Sunday 22nd October 2017
Anthony Mutombo – Student UCFB, Wembley
St Totteringham’s day is officially cancelled; well at least for a year anyway. Tottenham’s sublime 2016/17 season may have come to the annoyance of all Arsenal supporters around the world, as Mauricio Pochettino became the first manager since Gerry Francis to breathe a collective sigh of relief, and enjoy the satisfaction of looking down at his North London rivals; something in which the Arsenal supporters have enjoyed greatly over the last two decades.
An occasion created by the Gunners faithful in 2002, Spurs failure to finish above them had grown to an embarrassing length. Despite Arsenal’s inability to win the league in recent seasons, Spurs had still failed to finish ahead of their fiercest rivals in each of the last 22 seasons, last doing so in 1995.
So you can imagine the sweet sensation felt by all Tottenham fans when Harry Kane, Dele Alli and co. finally put that wretched record to an end when they dispatched Manchester United 2-1, gaining the three points that officially made it impossible for their rivals to top them in the league. Achieving the feat in the same game that saw them wave goodbye to their illustrious White Hart Lane stadium.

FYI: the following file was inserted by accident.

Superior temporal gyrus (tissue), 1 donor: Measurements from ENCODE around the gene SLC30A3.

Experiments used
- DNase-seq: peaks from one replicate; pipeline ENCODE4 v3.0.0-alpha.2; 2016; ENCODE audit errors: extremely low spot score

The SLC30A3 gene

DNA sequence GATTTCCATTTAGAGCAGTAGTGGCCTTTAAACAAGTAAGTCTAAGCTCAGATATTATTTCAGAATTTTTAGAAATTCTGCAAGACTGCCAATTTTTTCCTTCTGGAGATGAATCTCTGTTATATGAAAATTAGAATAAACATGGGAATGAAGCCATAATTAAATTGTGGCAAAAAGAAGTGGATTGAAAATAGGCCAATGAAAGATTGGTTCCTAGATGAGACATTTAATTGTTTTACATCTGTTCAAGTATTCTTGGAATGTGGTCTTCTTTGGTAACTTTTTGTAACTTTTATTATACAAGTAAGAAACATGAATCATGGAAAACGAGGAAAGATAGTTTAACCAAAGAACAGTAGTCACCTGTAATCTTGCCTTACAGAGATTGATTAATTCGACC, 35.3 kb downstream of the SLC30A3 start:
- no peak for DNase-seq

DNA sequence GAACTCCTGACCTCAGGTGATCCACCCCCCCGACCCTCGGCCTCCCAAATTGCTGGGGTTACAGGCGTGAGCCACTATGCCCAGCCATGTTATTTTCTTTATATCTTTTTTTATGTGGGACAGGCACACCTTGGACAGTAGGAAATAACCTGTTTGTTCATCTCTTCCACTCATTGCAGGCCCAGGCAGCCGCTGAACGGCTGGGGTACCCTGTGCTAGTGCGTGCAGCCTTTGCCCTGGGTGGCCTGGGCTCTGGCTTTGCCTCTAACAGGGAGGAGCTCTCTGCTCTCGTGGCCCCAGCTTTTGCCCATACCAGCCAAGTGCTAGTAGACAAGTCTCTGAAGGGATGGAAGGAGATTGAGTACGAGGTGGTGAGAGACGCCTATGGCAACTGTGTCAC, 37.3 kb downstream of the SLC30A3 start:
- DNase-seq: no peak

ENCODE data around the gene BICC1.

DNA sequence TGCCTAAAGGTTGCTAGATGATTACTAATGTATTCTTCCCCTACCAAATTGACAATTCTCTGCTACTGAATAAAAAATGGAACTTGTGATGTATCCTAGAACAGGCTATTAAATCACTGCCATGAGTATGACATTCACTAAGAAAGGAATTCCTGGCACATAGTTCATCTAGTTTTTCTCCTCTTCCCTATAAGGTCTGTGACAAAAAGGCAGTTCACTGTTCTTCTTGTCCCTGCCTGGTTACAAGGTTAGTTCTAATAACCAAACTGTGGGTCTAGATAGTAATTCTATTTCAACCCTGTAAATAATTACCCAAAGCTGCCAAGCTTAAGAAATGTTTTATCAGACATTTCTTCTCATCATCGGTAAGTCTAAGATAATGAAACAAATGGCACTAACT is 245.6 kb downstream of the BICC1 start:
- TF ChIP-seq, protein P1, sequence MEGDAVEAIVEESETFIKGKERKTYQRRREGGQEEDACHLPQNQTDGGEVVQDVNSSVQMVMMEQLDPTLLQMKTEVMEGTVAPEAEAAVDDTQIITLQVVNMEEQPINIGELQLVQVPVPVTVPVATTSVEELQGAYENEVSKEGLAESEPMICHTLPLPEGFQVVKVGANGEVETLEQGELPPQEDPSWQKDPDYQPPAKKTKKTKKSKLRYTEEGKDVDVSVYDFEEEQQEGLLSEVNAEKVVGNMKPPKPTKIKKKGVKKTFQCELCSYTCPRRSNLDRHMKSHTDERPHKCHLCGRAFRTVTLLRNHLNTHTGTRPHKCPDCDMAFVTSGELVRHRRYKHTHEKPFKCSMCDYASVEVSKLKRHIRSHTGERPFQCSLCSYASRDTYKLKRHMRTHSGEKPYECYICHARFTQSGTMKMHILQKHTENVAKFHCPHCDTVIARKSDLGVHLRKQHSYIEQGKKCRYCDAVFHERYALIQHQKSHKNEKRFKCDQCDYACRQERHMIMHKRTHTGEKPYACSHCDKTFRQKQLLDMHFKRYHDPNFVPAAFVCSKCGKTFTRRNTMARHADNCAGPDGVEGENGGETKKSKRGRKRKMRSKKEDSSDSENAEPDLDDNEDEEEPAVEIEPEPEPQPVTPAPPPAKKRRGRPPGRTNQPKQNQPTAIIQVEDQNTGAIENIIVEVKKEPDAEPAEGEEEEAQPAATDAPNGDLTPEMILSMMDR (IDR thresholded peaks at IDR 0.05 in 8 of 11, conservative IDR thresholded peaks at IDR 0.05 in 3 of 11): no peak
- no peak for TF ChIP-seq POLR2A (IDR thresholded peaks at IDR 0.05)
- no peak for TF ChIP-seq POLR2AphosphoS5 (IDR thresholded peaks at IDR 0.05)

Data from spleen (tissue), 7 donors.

The glory days of Raphael van der Vaart, Gareth Bale, Luka Modric and Harry Redknapp we’re finally eclipsed. Plaudits were given to Pochettino, as the Argentinian manager led Spurs to their highest ever Premier League position, concluding the campaign as runners up to runaway champions Chelsea. However, this, and the cancellation of St Totteringham’s Day wasn’t his only achievements though. There seems to be a monster growing in North London, one to rival the Gunnersaurus. Arsenal fans everywhere should be looking over their shoulders with a lot more caution.
In the past, Arsenal would have regularly celebrated the occasion of St Totteringham’s day at much earlier points in the season, but had to wait until the final day of the 2015-16 campaign. Arsenal’s 4-0 thrashing over Aston Villa, and Tottenham’s surprising 5-1 collapse away at relegated Newcastle meant Arsene Wenger’s side finished second with 71 points, one more than their north London rivals whom fell to third. However, what may not be remembered is that Tottenham finished that season with the joint best defence, with them and Manchester United having only conceded 35 goals. And that was only after they conceded 5 to Newcastle. Better remembered would be their surprise title challenge, as they chased down Leicester City in what was a spectacular and exciting, but albeit weird campaign for any football supporter following any of the traditional 5 (Arsenal, Chelsea, Manchester United, Manchester City, Liverpool). Spurs also bettered Arsenal by scoring a modest 69 goals that campaign, being the second highest goal scorers in the league, only two behind Manchester City. Plus, with the introduction of wonder-kid Dele Alli, and the progression and developments of Toby Alderweireld, Eric Dier, Christian Eriksen and Harry Kane (whom took home the Golden Boot with 26 league goals), Spurs were forming a formidable side.
Part two will be published at 1300 on 22/10/17
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